The newest Kindle iteration has come just in time. I was already considering an e-reader for my birthday this November, but hadn’t quite been convinced of what I wanted. The announcement of a smaller, simpler Kindle has sealed the deal for me. It’s cheaper, and doesn’t have unnecessary bells and whistles that I really don’t want on a device used for reading books.
My primary purpose for ever wanting an e-reader has been to carry a selection of texts with me in a lightweight and ultra-portable device. The opportunity to download all those free books is just a delight for me, because while I love real books and always will, I usually can’t justify buying many of them with my budget. There’s an entire library worth of old books that are now free to acquire, and I will finally get a chance to read, or re-read the “classics”.
I find it a real chore to read novel-length works on my computer screens, and indeed, I still haven’t finished reading a small handful of e-books I’ve already bought/downloaded because it’s just uncomfortable and inconvenient. I want to be able to read in bed, or at the park, or in the car.
Of course, I doubt I’ll ever use an e-reader as my primary reading source. Books have too many things that you can’t recreate electronically. They feel good, and have textured pages. They smell of paper and ink and other books. There’s the sound of turning the page, and the satisfying faint clomp of closing the book when you’ve finished a great story. The cover art, and browsing the spines, and the small details like publisher logos…
One thing I definitely won’t mind is a lack of dust covers! I always take them off my hardcover books when reading, since I tend to tear them otherwise. But I really do hope my eventual experience with the newest Kindle exceeds my expectations. Even if I resent the idea that my books can run out of battery. 😉
I haven’t been reading very many new books recently. I’ve just been way more interested in revisiting stories I’ve already read through. I’ve acquired new books (or as is more likely the case, second-hand books which I haven’t read before), and just not found much reason to delve into them.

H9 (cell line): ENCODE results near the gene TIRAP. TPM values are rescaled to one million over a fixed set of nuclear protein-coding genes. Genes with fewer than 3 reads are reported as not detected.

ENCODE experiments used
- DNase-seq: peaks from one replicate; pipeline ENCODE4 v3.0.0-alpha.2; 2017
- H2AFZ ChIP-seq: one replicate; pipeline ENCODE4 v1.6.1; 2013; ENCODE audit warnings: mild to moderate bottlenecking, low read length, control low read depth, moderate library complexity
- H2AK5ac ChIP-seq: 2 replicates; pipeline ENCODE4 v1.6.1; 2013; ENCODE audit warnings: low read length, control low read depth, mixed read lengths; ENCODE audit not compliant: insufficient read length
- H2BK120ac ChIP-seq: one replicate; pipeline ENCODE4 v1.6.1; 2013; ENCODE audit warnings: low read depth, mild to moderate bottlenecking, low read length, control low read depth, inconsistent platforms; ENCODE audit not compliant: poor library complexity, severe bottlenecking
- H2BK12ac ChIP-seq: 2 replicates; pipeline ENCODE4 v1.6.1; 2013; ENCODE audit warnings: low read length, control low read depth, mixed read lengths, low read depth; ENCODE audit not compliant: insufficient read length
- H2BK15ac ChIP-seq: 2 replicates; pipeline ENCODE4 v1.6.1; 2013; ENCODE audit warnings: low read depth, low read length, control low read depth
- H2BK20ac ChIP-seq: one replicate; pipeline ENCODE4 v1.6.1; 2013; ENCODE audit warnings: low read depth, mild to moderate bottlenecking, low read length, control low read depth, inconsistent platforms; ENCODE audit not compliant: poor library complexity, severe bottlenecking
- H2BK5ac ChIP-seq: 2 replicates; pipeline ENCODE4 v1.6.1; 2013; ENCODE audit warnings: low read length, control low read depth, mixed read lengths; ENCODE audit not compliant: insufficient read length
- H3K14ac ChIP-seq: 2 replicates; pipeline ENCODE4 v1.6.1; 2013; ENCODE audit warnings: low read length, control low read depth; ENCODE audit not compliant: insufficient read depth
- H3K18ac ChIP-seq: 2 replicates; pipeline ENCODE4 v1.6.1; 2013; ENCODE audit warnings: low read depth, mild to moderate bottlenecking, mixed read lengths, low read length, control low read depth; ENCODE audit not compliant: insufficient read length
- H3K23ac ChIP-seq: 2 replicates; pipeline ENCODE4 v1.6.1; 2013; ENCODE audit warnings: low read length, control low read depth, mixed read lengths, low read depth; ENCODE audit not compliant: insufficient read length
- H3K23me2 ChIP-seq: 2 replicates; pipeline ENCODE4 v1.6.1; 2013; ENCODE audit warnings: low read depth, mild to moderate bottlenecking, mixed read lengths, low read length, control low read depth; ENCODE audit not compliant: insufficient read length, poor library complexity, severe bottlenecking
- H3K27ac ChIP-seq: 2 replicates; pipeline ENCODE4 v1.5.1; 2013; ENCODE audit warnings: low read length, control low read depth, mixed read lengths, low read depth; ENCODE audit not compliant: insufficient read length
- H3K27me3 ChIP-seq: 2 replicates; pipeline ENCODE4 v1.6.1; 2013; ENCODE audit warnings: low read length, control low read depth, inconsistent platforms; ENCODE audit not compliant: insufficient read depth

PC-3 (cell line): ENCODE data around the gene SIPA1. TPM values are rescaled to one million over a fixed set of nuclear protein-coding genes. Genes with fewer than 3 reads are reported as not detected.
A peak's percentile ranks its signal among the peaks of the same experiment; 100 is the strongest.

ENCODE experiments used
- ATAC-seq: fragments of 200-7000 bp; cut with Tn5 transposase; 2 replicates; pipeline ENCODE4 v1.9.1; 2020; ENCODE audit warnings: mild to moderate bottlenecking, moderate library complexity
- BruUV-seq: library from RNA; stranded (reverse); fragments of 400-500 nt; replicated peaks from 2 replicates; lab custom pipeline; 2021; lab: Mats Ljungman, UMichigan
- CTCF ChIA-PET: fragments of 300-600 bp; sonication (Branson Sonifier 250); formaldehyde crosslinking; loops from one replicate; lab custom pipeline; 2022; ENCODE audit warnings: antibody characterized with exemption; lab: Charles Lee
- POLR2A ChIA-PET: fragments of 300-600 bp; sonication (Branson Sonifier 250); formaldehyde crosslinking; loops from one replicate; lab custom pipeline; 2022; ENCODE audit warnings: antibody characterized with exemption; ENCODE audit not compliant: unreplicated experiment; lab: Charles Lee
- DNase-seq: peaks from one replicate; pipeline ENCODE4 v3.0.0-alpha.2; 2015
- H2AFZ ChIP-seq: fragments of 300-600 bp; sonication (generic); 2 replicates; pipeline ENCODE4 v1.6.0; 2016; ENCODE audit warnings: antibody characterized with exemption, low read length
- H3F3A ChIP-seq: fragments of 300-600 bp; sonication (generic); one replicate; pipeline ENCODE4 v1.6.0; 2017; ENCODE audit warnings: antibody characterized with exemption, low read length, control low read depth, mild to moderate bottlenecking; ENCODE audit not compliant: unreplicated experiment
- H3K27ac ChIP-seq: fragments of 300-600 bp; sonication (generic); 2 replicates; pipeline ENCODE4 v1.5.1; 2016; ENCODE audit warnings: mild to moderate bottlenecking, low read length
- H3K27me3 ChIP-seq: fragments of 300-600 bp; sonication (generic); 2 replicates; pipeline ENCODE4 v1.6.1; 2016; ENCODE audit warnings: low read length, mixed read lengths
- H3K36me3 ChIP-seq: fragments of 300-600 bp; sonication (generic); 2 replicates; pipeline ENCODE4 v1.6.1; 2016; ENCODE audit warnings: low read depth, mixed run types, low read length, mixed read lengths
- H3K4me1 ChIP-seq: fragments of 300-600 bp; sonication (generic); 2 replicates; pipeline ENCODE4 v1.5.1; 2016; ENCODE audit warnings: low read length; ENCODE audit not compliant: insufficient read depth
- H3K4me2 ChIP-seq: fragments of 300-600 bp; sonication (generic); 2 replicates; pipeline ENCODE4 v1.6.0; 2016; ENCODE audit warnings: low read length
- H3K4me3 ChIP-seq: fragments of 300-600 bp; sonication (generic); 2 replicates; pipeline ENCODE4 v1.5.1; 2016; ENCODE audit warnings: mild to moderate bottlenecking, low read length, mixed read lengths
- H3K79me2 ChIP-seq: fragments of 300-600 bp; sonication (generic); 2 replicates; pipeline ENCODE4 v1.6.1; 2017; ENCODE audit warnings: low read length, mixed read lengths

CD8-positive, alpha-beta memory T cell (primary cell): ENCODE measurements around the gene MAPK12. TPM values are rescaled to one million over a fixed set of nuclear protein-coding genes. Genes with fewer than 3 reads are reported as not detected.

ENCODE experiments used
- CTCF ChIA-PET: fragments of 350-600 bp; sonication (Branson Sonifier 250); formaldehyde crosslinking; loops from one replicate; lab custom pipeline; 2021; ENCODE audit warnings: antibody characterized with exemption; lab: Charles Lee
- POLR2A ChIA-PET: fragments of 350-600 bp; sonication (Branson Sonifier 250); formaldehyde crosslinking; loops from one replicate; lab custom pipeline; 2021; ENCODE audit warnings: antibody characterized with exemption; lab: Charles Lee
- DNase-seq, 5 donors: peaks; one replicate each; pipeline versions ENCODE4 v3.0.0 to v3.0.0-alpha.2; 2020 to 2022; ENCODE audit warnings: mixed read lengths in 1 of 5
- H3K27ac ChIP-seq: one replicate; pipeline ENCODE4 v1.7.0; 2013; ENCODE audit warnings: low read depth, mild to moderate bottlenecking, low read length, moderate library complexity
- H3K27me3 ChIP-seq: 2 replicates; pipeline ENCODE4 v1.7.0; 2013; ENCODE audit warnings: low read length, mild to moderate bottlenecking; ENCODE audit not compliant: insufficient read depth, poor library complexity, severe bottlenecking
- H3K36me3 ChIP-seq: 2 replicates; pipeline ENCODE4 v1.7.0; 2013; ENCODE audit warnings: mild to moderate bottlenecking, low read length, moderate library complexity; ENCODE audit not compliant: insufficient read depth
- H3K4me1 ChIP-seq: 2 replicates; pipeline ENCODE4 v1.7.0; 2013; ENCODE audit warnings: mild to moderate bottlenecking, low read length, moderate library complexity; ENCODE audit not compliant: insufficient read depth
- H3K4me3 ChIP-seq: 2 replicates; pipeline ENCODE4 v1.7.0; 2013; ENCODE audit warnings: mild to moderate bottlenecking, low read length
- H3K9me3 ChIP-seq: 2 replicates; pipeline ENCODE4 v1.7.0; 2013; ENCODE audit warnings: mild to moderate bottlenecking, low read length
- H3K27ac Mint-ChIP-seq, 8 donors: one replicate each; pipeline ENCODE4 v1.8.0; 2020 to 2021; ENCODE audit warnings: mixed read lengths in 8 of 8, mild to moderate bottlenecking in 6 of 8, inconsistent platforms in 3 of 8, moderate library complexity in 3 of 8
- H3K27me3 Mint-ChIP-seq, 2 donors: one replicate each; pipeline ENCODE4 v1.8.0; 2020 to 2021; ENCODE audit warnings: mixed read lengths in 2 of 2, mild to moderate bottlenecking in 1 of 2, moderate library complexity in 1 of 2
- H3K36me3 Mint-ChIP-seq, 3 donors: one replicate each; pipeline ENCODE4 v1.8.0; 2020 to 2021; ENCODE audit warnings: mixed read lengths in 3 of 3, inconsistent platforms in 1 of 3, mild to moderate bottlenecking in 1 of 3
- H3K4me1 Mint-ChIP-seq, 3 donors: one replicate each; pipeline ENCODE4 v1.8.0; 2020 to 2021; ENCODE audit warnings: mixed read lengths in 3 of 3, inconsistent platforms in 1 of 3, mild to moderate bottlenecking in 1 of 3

I try and analyse why I feel this way. There’s a lot to be said for already knowing I enjoy a story. I guess as I feel like reading time is some pretty prime real estate in my daily life, I don’t always want to use that time on a book that I may not love at the end of it all. When I re-read a story, it’s because I remember just enough of it that I know I will feel great about it afterwards.
I’ve never been one of those people who remembers a book really thoroughly, and that serves me extra well when I take to re-reading. I know the general gist of the story, but there are still parts that I don’t remember until I’m reading it again. Even in my most favourite book, which has been given well over twenty read-throughs, still gives me entertainment from my poor memory for details.
Of the new books I have read, I’ve enjoyed all of them. They’ve all been awesome, so the investment was well worth it. I don’t know why I am so hesitant to give the other books a chance, since there have been very few books in my life that I have actively disliked.
I think part of it, too, is that I love to re-read stories and see what makes them work. Why do I like it, how does the writer do it, what makes this story successful? Re-reading gives me new perspectives on books, because the first read-through is almost entirely for my enjoyment of a story. I don’t tear them apart until I already know what happens. So maybe my desire to read old books stems more from a desire to learn about the craft, even when that isn’t my total conscious decision.
Whatever the case, it’s always nice to meet up with old friends in good stories, and enjoy their tale once more.